WEST Coast coach Adam Simpson has described retiring ruckman Dean Cox as a champion of the game and a potential senior coach.

Cox announced on Monday that he would retire at season's end. The 32-year-old's decorated 15-year career includes a premiership, a best and fairest and six All Australians.

Simpson said Cox is one of the most "unique" ruckmen to have ever played.

"He's a champion of the game," Simpson said.

"He's just so unique because he's adapted with the game and not many ruckman can say they've done that.

"You quite often get drafted with a strength and that's your strength for your whole career and I think what Dean's done is his ability to adapt to the competition, and that's what's given him six All Australians and that's why he's held in such high regard."

Simpson's insight into Cox is acute, having played against him as an opposition midfielder during his career with North Melbourne as well as having coached against him as a midfield coach at Hawthorn before joining West Coast.

"It's really hard to prepare for opposition players when their footy smarts are their main asset," Simpson said.

"You can't stop that. His footy smarts are what I thought got him a 15-year career."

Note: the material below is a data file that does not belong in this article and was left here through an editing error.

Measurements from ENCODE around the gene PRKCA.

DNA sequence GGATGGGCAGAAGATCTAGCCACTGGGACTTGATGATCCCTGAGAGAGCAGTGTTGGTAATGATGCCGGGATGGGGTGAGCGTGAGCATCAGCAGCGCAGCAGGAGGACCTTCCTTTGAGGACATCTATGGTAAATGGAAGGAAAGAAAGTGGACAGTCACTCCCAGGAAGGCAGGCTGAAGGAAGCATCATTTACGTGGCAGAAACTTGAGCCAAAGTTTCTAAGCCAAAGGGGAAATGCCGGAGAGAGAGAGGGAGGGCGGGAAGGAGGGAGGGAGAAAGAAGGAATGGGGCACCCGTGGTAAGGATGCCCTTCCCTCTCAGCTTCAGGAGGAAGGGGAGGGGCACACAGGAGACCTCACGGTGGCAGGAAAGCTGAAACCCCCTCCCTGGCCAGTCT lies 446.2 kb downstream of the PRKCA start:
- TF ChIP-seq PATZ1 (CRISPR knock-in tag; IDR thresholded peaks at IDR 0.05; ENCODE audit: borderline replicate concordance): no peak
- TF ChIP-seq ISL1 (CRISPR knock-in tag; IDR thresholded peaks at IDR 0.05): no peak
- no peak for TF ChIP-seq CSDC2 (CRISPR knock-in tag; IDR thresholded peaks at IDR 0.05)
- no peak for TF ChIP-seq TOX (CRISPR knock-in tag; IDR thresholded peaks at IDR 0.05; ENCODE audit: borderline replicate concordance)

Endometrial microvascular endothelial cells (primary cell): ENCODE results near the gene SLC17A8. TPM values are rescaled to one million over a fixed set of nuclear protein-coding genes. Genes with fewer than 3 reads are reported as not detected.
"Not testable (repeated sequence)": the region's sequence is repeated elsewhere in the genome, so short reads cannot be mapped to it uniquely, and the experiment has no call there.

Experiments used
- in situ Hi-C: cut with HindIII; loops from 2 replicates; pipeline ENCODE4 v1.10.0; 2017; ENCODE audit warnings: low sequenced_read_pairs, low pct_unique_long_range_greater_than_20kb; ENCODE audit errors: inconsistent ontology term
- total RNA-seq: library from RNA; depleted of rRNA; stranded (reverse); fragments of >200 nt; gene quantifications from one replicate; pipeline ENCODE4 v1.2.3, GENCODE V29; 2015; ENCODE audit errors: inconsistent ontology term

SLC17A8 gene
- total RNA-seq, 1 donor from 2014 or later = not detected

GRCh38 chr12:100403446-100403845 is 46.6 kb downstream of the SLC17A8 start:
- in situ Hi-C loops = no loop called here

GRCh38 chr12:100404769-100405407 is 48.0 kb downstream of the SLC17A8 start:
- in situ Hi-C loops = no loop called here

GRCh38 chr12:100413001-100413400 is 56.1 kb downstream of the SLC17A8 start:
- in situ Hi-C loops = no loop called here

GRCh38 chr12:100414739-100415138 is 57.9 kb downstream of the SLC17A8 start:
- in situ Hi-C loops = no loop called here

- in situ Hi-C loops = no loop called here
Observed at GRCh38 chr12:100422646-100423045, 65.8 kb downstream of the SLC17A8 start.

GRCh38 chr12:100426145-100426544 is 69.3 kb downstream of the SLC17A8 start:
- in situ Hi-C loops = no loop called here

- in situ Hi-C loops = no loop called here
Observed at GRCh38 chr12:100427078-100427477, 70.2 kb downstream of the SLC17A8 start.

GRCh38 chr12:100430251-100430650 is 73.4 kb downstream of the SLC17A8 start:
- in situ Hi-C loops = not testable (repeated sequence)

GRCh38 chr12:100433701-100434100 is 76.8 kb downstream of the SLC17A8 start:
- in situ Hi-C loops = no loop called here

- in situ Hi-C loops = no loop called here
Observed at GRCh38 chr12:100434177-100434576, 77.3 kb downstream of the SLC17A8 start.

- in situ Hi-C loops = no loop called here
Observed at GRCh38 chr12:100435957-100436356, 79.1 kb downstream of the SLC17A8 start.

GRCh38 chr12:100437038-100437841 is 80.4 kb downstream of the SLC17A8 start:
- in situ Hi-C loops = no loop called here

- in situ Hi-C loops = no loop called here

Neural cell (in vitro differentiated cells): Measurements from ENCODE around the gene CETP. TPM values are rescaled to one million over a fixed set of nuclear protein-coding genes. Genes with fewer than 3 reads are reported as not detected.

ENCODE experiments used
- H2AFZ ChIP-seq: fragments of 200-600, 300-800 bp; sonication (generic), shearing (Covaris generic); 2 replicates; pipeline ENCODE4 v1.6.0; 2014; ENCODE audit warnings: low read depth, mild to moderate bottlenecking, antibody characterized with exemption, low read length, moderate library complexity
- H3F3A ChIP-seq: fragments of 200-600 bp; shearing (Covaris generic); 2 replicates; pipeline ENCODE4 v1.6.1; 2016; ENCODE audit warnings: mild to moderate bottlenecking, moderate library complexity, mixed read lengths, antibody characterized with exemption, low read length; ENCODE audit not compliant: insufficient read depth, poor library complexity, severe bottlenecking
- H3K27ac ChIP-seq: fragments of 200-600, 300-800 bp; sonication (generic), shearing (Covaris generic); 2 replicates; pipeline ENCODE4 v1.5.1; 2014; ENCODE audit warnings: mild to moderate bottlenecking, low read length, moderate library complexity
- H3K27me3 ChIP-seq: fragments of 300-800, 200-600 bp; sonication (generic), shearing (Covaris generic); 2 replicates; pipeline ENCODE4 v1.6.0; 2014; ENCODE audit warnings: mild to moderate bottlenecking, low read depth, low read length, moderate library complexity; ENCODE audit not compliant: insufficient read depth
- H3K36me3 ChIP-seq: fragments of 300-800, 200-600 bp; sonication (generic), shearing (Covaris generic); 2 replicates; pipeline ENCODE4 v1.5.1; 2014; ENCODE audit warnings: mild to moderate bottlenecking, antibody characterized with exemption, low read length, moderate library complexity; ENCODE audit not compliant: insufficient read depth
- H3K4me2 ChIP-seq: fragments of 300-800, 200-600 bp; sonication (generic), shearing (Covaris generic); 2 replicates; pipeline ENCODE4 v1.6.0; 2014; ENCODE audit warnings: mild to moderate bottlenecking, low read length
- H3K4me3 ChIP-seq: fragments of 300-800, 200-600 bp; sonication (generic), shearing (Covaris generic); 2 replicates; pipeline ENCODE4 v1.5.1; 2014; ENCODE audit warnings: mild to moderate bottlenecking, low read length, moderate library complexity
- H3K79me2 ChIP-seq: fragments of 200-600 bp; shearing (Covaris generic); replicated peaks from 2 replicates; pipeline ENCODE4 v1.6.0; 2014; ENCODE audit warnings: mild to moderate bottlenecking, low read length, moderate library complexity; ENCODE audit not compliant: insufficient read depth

In his first year as West Coast coach Simpson observed that Cox was the life-blood of the club and although he will be huge loss as a player he believes he will be an enormous gain as a coach.

"I've seen what he does around the club more than anything," Simpson said.

"He's the heartbeat. I just spoke to the players about that as well. He will be sorely missed in that area. But we gain him as a coach next year."

Cox has been working as the Eagles' ruck coach this year and Simpson said he has a bright future, not just as a specialist coach.

"I think there's a future, a long future in Dean's coaching apprenticeship," Simpson said.

"His footy smarts have come through in his coaching as well."

Cox said he's looking forward to step into a full-time coaching role.

"I love it," Cox said.

"I've really enjoyed this season and being able to get a taste of what's required to understand players, to pass on knowledge, to understand how players learn best.

"It's an avenue I want to pursue as soon as I finish. So in six weeks time, hopefully we play finals and it's longer.

"But as soon as the season finishes, I'm really looking forward to the next chapter."